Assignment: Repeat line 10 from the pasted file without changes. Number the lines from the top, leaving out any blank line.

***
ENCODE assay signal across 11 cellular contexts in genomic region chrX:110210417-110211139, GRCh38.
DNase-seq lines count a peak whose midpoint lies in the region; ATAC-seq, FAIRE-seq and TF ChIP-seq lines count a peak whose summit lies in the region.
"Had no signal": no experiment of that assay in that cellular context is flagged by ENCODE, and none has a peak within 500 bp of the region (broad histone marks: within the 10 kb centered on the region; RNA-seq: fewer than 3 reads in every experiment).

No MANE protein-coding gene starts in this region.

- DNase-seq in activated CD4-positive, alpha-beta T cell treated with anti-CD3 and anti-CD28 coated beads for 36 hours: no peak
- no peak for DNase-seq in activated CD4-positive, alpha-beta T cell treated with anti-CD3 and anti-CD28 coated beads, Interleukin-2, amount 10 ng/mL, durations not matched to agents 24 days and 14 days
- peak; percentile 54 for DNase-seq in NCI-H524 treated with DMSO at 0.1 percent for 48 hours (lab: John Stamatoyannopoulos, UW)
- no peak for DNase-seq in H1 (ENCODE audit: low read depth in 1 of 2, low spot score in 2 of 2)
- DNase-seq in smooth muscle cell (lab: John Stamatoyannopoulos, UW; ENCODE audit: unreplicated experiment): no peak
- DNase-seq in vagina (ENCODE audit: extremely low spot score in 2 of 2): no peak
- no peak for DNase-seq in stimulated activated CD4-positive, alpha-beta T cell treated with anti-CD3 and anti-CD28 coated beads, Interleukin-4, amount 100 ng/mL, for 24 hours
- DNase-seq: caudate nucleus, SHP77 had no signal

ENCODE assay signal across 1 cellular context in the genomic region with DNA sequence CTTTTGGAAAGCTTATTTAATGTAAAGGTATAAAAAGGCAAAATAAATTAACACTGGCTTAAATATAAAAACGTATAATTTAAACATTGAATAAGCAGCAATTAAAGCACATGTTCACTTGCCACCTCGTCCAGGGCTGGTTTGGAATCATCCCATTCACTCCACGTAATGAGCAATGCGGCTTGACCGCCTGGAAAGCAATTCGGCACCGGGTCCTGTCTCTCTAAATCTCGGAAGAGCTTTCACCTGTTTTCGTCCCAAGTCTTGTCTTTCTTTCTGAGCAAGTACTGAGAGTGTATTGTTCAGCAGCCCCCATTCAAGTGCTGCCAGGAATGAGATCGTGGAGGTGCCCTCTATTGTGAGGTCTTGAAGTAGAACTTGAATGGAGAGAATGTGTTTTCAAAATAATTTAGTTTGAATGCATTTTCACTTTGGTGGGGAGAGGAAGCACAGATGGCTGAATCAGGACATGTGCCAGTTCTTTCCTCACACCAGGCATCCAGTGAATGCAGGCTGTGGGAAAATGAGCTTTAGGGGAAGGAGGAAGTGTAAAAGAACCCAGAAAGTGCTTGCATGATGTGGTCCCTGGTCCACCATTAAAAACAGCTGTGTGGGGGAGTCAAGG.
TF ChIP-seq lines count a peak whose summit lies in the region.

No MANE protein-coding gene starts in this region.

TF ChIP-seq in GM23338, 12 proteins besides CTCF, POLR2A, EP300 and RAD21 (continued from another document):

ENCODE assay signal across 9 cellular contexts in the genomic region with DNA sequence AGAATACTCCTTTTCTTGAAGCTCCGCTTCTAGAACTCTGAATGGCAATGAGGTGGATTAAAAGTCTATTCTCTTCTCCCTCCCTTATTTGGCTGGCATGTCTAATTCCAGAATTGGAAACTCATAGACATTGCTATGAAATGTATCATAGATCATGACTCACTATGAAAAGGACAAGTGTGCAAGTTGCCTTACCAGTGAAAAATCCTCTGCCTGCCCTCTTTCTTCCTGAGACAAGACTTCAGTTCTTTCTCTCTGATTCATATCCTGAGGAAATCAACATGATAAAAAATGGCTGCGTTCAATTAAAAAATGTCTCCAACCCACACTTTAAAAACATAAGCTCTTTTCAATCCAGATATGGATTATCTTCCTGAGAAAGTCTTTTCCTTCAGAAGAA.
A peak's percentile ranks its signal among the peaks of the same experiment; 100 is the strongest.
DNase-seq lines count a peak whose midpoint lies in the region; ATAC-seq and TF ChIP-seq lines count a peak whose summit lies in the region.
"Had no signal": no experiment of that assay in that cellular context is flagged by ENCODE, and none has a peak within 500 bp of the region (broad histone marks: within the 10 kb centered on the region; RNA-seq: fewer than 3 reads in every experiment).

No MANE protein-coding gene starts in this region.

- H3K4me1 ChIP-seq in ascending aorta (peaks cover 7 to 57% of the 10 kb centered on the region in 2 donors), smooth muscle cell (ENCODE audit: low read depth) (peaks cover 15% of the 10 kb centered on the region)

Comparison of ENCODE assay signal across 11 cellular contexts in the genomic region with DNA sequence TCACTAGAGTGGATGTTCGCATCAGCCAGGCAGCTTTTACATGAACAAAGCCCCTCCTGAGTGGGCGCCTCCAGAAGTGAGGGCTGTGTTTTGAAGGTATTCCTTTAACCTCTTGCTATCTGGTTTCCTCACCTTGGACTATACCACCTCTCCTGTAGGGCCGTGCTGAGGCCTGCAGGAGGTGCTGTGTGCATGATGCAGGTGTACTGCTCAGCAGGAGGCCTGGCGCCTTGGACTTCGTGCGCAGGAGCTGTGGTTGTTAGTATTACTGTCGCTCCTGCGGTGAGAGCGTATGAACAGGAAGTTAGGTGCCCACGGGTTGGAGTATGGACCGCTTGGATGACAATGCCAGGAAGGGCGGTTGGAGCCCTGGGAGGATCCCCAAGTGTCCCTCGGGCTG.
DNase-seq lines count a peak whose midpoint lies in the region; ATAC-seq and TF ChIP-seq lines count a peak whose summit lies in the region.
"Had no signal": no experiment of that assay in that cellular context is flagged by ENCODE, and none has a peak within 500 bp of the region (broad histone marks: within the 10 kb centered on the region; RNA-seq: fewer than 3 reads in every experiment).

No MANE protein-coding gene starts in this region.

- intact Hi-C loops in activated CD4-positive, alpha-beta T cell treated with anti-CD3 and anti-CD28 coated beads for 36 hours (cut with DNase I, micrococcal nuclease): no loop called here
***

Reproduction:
- DNase-seq in vagina (ENCODE audit: extremely low spot score in 2 of 2): no peak